BAGHDAD (Reuters) – Security forces fired tear gas at anti-government protesters in Baghdad on Sunday injuring at least 22 people, police and medical sources said, a day after they pushed demonstrations back toward one main square in the Iraqi capital.
One person died in hospital of wounds sustained in clashes the previous day, the sources said. Security forces on Saturday pushed protesters back from bridges they had sought to control during the week.
“The situation is the same, they're still firing at people, wounded are coming in,” said Hayder Ghareeb, a volunteer medical worker at a makeshift clinic in Tahrir Square, now the main gathering point for demonstrators in Baghdad.
Some of those hurt had choked on tear gas and been taken to hospital, medical sources said.
No deaths were immediately reported on Sunday, however, making it one of the calmer days in weeks of unrest that erupted in Baghdad with protests over lack of jobs and services and have spread across much of southern Iraq.
Security forces have used live ammunition, tear gas and stun grenades against mostly young, unarmed protesters, killing more than 280 people, according to a Reuters tally based on medical and police sources.
Prime Minister Adel Abdul Mahdi's government has taken some measures to try to quell unrest including handouts to the poor and job opportunities for graduates, but has failed to keep up with growing demands of demonstrators who are now calling for an overhaul of Iraq's sectarian political system and the departure of its entire ruling elite.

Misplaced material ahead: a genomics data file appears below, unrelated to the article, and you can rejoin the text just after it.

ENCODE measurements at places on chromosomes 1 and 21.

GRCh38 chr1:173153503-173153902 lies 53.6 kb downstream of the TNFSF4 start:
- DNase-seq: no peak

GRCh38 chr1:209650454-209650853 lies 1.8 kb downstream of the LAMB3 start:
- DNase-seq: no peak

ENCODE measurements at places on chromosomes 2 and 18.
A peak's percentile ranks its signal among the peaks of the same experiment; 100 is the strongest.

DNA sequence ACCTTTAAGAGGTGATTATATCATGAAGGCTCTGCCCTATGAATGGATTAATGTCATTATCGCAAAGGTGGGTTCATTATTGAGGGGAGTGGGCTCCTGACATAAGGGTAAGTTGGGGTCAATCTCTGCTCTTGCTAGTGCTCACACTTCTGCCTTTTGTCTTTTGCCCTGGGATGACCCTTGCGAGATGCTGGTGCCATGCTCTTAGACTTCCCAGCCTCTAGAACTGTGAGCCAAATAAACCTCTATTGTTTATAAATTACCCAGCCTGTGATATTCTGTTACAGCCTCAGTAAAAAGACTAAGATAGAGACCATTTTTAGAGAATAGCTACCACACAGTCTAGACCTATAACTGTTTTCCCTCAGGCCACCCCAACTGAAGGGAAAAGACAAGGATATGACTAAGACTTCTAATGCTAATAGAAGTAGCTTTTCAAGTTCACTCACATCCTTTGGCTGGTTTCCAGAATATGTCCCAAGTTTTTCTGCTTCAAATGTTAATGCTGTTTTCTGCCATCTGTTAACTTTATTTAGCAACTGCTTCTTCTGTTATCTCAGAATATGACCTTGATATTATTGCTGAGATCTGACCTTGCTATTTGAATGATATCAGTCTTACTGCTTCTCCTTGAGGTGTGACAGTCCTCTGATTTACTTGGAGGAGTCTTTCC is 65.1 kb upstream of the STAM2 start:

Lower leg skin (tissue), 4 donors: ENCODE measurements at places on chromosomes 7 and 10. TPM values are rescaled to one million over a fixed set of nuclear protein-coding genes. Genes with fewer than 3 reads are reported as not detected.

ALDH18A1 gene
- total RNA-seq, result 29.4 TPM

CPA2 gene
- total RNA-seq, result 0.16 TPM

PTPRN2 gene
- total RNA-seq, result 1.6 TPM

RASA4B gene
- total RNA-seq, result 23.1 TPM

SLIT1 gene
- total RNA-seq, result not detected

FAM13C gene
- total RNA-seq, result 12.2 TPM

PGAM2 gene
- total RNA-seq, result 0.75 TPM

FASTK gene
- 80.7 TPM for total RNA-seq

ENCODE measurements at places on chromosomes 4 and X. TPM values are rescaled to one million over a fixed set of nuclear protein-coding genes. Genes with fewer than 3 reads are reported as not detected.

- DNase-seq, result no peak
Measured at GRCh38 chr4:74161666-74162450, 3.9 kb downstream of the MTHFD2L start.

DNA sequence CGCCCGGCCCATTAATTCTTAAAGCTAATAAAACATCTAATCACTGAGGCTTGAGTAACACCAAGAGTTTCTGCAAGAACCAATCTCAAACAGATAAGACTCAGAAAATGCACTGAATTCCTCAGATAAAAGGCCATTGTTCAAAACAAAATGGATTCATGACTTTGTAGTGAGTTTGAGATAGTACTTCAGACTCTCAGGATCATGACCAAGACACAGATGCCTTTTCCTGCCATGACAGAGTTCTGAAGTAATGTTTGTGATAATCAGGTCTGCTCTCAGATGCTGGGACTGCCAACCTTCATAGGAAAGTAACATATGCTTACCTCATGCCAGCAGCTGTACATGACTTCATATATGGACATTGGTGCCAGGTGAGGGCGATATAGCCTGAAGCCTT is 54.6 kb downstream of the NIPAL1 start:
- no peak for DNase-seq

Under pressure from powerful Shi'ite Muslim religious authorities, it has recently pledged more serious change such as electoral reform and has recognized the legitimacy of peaceful protest.
Iraqi leaders agreed at a meeting in Baghdad on Sunday that imminent electoral reform should give a greater chance for youth to participate in politics and break a monopoly on power by political parties that have dominated state institutions since 2003, state media reported.
The unrest is one of the biggest and most complicated challenges to the current ruling elite since it took power after the U.S. invasion and toppling of dictator Saddam Hussein in 2003.
Iraq has suffered decades of war, sanctions and more recently sectarian violence. The last major Sunni-Shi'ite civil strife took place during the rule by the Sunni extremist Islamic State's of much of the north and west of Iraq. The country had enjoyed rare calm after the jihadist group's defeat in 2017.
The current protests are free of sectarian rhetoric: directed by mostly Shi'ite protesters against a government dominated by Shi'ite politicians and powerful allies of Iran.
(Reporting by John Davison, Baghdad bureau; Writing by John Davison; Editing by Frances Kerry)